Churrascaria “Do”s and “Don’t”s


Don’t piss off your waiter… he is armed and dangerous!

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On Sunday, Christian and I treated ourselves to lunch at a churrascaria (Brazilian steakhouse). A churrascaria can be intimidating to the uninitiated, so here’s a primer:

Churrascaria 101

  • There are two main food channels:
    • The buffet, which has a salad bar as well as hot dishes and some pre-prepared meat
    • The meat, which the waiters bring to your table on huge skewers
  • You pay a fixed price and it’s all-you-can-eat. However, the “fixed price” is different for lunch and for dinner, and also from day to day – weekends being the most expensive. Many churrascarias offer a reduced price for “just the buffet,” as well as half price for kids.
  • You’ll get a little circle that’s green on one side, red on the other. If you leave the green side up, it means “Gimme more meat!” – and if you flip the red side up, it’s a signal to the waiters not to come by.

“Do”s and “Don’t”s

DON’T eat the hot dishes. Why waste your stomach space on beans, rice, and mashed potatoes that you can get anywhere?

DO stick to the salad bar, which has yummy things like quail eggs and palm hearts. Keep it light and eat some greens, since you’re about to consume a whole cow’s worth of meat.

DON’T bother eating the pizza or the sushi. They are not the churrascaria‘s specialties.

DO take advantage of the cheeses – particularly queijo coalho, roasted cubes of a salty cheese covered with sweet sugarcane syrup – yum!

The waiter may spin the skewer of meat in front of you. DO point to the part from which you want him to cut. He’ll probably cut halfway, then wait for you to secure the piece with your tongs before finishing.

DO sample a little bit of everything. If there’s a meat you particularly like, you can wait for it to come around again. Three of my favorites are carne do sol, picanha com alho, and costela de boi.

DO feel free to go back to the buffet for more; you should always take less than you think you’ll eat, because…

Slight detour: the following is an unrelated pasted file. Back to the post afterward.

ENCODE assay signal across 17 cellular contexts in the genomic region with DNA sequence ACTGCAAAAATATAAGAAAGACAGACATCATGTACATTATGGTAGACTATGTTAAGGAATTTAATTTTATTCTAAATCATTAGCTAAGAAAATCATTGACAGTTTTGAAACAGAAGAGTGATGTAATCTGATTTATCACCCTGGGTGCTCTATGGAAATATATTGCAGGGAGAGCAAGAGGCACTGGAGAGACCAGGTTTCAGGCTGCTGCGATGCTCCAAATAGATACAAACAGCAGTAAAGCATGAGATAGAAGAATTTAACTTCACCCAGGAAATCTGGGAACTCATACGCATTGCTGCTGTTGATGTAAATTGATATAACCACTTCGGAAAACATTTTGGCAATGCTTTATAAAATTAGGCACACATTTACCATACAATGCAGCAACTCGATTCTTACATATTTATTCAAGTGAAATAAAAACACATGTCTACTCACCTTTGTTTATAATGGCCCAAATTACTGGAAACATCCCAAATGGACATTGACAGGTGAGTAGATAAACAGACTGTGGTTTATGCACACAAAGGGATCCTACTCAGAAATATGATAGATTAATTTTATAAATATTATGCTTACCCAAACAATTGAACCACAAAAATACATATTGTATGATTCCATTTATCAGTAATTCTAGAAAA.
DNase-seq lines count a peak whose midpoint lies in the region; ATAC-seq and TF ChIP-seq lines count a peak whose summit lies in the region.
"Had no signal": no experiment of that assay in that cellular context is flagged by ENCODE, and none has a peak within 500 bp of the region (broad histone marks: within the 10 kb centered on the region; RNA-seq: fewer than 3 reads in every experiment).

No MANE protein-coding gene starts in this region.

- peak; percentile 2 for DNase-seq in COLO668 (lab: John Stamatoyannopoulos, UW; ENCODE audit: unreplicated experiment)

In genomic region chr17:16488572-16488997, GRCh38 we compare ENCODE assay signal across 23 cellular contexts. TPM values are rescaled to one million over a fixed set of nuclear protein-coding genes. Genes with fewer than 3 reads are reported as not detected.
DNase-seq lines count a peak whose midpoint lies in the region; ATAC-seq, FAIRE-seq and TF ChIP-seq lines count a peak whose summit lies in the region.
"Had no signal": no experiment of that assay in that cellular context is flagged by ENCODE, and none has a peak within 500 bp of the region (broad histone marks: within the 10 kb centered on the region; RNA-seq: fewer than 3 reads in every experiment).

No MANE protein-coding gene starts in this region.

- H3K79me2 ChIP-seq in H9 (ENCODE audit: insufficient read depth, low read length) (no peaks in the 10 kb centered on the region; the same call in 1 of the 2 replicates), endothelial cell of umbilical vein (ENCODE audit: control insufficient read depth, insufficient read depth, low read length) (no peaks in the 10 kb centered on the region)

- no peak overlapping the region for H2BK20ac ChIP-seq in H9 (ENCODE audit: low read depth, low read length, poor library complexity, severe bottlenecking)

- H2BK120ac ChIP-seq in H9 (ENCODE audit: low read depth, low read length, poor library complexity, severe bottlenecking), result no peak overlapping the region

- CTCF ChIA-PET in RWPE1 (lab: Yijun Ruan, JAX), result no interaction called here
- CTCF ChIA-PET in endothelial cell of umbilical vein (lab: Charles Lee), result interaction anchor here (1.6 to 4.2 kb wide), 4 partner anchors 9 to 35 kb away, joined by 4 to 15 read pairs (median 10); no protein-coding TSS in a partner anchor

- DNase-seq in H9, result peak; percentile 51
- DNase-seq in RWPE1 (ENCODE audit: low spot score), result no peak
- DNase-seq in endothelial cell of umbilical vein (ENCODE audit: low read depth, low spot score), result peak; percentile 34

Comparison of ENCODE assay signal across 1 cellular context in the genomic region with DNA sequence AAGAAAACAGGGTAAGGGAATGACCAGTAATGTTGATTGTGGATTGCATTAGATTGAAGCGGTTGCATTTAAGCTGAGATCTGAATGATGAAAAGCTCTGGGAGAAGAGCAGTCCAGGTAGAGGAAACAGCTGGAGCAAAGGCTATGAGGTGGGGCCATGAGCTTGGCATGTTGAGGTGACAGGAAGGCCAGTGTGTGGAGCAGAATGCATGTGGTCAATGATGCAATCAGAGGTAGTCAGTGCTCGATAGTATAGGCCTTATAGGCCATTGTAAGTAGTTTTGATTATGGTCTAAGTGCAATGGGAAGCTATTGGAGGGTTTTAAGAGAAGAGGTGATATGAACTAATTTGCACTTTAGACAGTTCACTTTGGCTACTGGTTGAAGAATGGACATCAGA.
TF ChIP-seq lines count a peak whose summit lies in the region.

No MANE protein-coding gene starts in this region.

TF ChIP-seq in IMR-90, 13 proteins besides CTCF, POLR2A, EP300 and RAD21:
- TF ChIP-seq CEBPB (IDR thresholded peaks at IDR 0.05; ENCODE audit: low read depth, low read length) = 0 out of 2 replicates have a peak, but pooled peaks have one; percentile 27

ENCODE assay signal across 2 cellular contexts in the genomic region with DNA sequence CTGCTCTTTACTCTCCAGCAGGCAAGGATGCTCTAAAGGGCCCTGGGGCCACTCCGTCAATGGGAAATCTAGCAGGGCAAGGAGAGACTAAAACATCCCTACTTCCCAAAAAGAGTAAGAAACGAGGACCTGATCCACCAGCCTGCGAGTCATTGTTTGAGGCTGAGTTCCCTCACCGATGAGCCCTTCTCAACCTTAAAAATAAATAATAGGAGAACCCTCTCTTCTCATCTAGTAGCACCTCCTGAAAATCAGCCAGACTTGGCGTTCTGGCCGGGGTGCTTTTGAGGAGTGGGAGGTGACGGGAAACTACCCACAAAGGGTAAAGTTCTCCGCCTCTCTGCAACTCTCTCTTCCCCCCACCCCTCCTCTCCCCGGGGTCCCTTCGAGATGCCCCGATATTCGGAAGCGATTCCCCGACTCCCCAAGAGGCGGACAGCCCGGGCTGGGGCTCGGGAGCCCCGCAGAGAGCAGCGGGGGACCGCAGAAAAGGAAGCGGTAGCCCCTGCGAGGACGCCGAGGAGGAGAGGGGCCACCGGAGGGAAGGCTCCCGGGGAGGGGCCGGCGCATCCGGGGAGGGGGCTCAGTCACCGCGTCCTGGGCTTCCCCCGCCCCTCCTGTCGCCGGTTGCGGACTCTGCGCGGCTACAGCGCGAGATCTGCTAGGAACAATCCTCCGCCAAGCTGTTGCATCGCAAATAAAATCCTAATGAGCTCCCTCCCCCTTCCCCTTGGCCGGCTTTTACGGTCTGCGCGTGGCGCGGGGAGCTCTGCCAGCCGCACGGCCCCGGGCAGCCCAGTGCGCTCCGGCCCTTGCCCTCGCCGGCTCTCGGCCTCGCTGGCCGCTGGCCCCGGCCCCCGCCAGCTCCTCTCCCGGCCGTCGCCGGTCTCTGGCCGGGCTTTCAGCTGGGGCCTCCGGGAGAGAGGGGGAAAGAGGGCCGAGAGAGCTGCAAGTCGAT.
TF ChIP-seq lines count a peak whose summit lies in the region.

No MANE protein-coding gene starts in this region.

DON’T take a lot of food and then not eat it. Many churascarias (supposedly) charge a taxa de desperdicio or “waste tax” if you leave a plateful of uneaten food. I’ve never seen this enforced, but it’s better not to risk the extra R$20.

DO plan to spend the entire afternoon sleeping off the meal!

  • hahaah there’s one more rule I learned the hard way: DON’T accept the meat that the waiter cuts off using your hands!! Only use your personal little set of tongs! Bad bad bad cavewoman American

    • Shayna

      LOL! What was the reaction of the waiter / your dining companion(s)?

  • Debbie

    I made the 1st mistake by taking the three boys to Texas de Brazil in Aruba two years ago. I agree with all of your do’s and don’ts. Never thought about not wasting my stomach on the garlic mashed potatoes though. They are soooooooo yummie!
    During one of the visits your father made to Pennsylvania, the boys and I treated him to another Brazilian Steak house called Rios. This was 1/2 the price of the meals in Aruba, which was nice for me and on Thursday it was buy three meals and get the fourth one free! Excellent! We have since visited this little restaurant 2 times and I am thankful the boys have not asked to go back lately. Not only am I happy not to have to fork over the $$ but, the owner of the restaurant must be ecstatic because three growing teenagers can surely eat an enormous amount.

    Love ya,

    • Shayna

      Mmmm, garlic mashed potatoes may be worth it 😉

      You must be a Brazilian steakhouse expert by now!